What Roof Financing Options Are Available?
“Saving for a rainy day” really hits home when it comes to replacing a leaky roof. Consider roof financing if your household emergency fund cannot cover the full cost. According to home repair website HomeAdvisor, roof replacement costs vary from $5,569 to $11,415 nationwide.
As long as you’ve got tarps and buckets in place to stem water damage, you can contemplate roof financing options carefully and choose the one that’s best for you.
8 options for roof financing
- 1. Home equity loan
- 2. Home equity line of credit
- 3. Cash-out refinance
- 4. FHA 203(k) loan
- 5. FHA Title 1 loan
- 6. Personal loan
- 7. Contractor financing
- 8. Credit card
1. Home equity loan
A Home equity loans, also called second mortgages, use the equity in your home as collateral for a loan that you repay in fixed monthly payments. The repayment term of a home equity loan generally ranges from five to thirty years.
Calculate your home equity by subtracting the amount you still owe on your mortgage from the value of your home. In the case of a $300,000 home with $200,000 in mortgage debt, your equity is $100,000.
In most cases, lenders will only lend you up to 85% of the value of your home minus your outstanding mortgage balance. This means that for a $300,000 house, $300,000 times 85% would equal $255,000, and then $255,000 minus $200,000 equals $55,000.
Home equity loans normally have fixed interest rates, so you’ll know what you’ll pay each month before accepting the loan. If you itemize deductions, you may be able to deduct the interest you pay on your home equity loan from your federal income taxes. Find out if this is possible for your particular situation by speaking with a financial professional.
There are, however, a few disadvantages to using home equity loans for roof financing. They often require a lengthy approval process, like a first mortgage, and can take two to four weeks to close. If you cannot pay back your roof-loan payments for any reason, you could lose your house if you take out a home equity loan.
2. Home equity line of credit
HELOCs use home equity as collateral, but instead of providing a lump-sum loan, they establish a revolving credit account that can be used like a credit card. With a HELOC, you can borrow up to 85% of the home’s value less the remaining mortgage balance, just like with a home equity loan.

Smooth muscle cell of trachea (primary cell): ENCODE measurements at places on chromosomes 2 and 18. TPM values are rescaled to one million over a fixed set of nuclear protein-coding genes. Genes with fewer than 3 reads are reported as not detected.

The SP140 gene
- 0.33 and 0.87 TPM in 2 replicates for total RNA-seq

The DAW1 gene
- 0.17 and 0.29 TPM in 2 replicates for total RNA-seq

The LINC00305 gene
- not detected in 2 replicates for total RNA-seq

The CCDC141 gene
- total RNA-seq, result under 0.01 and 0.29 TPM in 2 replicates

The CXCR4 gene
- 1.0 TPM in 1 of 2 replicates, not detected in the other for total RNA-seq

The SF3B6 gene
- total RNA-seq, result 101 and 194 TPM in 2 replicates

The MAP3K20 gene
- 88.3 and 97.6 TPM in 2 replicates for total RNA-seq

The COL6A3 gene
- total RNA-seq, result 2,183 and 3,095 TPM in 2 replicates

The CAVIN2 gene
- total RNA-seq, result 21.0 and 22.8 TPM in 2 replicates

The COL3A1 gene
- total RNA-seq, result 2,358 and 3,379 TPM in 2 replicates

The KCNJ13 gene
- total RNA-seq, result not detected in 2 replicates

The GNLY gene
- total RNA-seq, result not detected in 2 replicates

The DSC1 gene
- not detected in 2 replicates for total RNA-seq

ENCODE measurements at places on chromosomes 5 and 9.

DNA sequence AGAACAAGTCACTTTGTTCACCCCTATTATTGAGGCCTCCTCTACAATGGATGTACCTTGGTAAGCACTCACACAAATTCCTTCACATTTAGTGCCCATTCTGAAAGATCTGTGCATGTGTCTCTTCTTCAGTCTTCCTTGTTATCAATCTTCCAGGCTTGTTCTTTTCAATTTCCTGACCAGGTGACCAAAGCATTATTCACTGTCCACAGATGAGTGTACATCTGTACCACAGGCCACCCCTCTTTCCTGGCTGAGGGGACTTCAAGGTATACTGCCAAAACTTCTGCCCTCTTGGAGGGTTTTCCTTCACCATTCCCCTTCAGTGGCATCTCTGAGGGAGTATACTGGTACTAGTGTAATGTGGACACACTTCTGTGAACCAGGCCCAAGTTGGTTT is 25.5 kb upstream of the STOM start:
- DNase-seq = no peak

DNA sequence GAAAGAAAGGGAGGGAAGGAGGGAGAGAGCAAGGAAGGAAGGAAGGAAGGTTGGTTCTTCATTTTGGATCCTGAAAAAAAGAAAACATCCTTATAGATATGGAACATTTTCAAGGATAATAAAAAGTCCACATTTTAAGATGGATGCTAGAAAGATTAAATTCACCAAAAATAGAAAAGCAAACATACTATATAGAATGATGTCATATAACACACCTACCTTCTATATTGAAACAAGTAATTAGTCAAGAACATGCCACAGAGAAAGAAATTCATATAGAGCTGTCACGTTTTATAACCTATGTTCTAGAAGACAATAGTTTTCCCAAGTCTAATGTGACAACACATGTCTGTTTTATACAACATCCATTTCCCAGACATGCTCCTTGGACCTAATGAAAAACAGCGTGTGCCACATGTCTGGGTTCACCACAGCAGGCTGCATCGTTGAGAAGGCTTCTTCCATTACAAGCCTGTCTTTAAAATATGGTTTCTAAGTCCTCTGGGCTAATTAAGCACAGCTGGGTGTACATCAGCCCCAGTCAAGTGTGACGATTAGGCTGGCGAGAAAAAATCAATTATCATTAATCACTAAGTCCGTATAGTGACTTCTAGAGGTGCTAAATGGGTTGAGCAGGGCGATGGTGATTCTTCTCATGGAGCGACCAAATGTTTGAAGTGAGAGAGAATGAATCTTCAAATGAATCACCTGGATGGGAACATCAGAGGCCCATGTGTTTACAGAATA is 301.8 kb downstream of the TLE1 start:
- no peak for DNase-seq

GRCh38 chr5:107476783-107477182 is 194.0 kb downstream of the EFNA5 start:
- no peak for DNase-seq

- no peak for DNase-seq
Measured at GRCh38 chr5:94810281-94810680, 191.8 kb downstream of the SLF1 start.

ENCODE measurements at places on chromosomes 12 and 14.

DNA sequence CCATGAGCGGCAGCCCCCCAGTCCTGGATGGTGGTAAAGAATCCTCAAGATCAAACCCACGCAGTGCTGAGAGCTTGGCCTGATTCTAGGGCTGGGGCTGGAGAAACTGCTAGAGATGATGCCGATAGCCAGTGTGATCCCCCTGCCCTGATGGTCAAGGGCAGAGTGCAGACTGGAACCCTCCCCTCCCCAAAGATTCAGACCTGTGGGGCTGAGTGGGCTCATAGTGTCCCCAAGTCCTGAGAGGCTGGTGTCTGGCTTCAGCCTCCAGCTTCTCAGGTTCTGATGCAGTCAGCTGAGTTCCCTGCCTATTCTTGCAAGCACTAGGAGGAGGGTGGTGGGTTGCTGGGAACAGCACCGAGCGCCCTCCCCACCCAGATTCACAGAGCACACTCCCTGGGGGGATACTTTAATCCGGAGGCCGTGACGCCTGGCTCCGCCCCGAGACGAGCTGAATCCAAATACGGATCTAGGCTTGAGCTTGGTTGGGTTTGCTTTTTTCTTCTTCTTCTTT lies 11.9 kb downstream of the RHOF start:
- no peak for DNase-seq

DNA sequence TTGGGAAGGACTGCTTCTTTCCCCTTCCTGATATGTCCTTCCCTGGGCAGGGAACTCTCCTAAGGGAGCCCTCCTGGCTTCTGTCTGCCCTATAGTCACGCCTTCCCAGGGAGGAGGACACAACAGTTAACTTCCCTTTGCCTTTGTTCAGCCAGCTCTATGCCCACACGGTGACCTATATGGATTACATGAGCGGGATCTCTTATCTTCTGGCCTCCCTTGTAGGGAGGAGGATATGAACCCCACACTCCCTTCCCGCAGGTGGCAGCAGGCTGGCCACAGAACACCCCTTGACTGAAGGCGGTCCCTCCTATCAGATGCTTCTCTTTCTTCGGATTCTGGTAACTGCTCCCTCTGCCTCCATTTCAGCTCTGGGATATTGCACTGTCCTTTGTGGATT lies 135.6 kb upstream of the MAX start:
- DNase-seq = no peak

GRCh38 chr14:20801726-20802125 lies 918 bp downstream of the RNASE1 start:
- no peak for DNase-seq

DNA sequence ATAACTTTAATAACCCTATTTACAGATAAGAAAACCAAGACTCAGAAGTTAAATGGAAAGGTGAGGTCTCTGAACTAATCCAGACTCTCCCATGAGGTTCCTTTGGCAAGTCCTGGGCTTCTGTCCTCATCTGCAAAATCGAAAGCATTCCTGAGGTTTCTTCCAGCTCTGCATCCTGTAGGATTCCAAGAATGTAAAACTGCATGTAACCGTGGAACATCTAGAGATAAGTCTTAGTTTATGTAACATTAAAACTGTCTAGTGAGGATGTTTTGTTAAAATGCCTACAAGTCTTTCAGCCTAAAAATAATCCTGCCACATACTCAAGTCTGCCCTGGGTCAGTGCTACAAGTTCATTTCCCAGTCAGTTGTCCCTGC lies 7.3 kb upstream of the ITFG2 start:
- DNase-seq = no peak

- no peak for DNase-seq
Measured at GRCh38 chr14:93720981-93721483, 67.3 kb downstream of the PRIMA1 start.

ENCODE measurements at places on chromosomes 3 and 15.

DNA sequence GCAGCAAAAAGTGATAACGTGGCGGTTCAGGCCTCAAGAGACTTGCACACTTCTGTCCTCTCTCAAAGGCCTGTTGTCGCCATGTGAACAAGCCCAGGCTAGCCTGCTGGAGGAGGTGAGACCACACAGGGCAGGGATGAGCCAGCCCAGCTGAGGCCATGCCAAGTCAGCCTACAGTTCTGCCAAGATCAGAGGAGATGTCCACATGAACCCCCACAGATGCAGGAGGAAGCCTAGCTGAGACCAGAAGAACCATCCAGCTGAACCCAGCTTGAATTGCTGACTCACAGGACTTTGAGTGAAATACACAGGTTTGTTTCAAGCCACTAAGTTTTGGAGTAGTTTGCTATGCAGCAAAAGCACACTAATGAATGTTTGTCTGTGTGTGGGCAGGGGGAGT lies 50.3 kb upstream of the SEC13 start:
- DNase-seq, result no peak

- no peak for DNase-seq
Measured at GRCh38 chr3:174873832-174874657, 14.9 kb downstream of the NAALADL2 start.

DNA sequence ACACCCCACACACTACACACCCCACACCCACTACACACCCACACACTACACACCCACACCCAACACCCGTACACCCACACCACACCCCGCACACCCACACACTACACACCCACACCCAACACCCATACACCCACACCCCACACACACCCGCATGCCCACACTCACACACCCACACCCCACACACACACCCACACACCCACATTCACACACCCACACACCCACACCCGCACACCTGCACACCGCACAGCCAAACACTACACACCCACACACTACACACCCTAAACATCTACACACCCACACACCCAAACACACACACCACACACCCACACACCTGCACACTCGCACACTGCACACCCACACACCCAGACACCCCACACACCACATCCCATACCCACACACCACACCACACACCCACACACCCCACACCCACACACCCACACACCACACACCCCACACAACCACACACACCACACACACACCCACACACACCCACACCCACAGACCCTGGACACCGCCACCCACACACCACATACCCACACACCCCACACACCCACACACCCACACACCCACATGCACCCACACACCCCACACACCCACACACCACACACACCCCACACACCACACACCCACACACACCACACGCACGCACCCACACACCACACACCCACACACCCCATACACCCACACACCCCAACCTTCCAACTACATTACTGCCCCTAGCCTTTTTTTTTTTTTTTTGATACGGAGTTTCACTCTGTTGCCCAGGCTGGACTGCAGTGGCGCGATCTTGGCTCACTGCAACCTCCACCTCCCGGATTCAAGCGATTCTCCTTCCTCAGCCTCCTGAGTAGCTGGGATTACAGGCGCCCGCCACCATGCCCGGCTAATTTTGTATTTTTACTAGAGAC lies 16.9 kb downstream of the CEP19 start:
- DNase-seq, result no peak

As long as you meet a monthly minimum payment, you can make payments against the account’s spending limit during the draw period, which typically lasts 10 years. You can pay off the balance as quickly or slowly as you want, as long as you meet a monthly minimum payment.
You must pay off the outstanding balance either in a lump sum or in a series of fixed monthly payments after the draw period ends.
A HELOC may have low promotional rates for the first 12 months, after which borrowers may see significant annual increases. Combined with the variable-balance nature of all rotating accounts, it can be difficult to predict how much a HELOC will cost you over time.
If you use a HELOC to finance a roof (or any other home improvement project), you may be able to deduct your interest payments. Find out if you are eligible for a HEL by consulting with a financial professional.
3. Cash-out refinance
With a cash-out refinance, you take out a new mortgage on your home, based on some or all of its current market value, pay off your existing mortgage and treat any remaining cash proceeds as a lump-sum loan. Cash can be used to finance a roof or other home repairs, or for any other purpose.
Refinancing with cash can be beneficial if you can find a new mortgage at a lower interest rate than your original mortgage or if you replace a variable-rate mortgage with a fixed-rate mortgage.
In the long run, however, you may have to pay more for your house because of the closing costs and additional years you add to your payment schedule. You should be aware of the extra costs associated with getting a new roof in the bargain.
Cash-out refinancings are approved in a similar manner to home equity loans and HELOCs. You should expect your lender to close in around 30 to 45 days after you document your income and expenses.
4. FHA 203(k) loan
The Federal Housing Administration (FHA) offers 203(k) mortgages if you don’t have enough equity in your home to cover roof financing. Both fixed- and adjustable-rate mortgages are available from FHA-approved lenders for the purchase or refinancing of homes in need of repair.
In general, there are two types of 203(k) loans – standard and limited. Most roof replacements can be covered by a limited 203(k) mortgage, which covers up to $35,000.
A standard 203(k) mortgage allows you to borrow the lesser of these two amounts if your roof requires more work than that, or you want to finance more extensive structural renovations as well as a new roof:
- Upon completion of renovations, the home will be worth 110% of its anticipated value
- The sum of the home cost plus the cost of renovations
You’ll need to hire an FHA-approved 203(k) consultant to act as a liaison between you, the lender, and the roofer (and other contractors, if any). In addition to devising a work plan, the consultant ensures construction meets proper standards and signs off on the release of funds.
For repairs costing $7,500 or less, the cost of writing up job specs for consultants approved by FHA starts at $400 and goes up to $1,000 for jobs that cost more than $100,000. A consultant may charge an additional fee for inspections conducted at different milestones in a project. Visit the FHA website for a complete list of fees and FHA-approved consultants.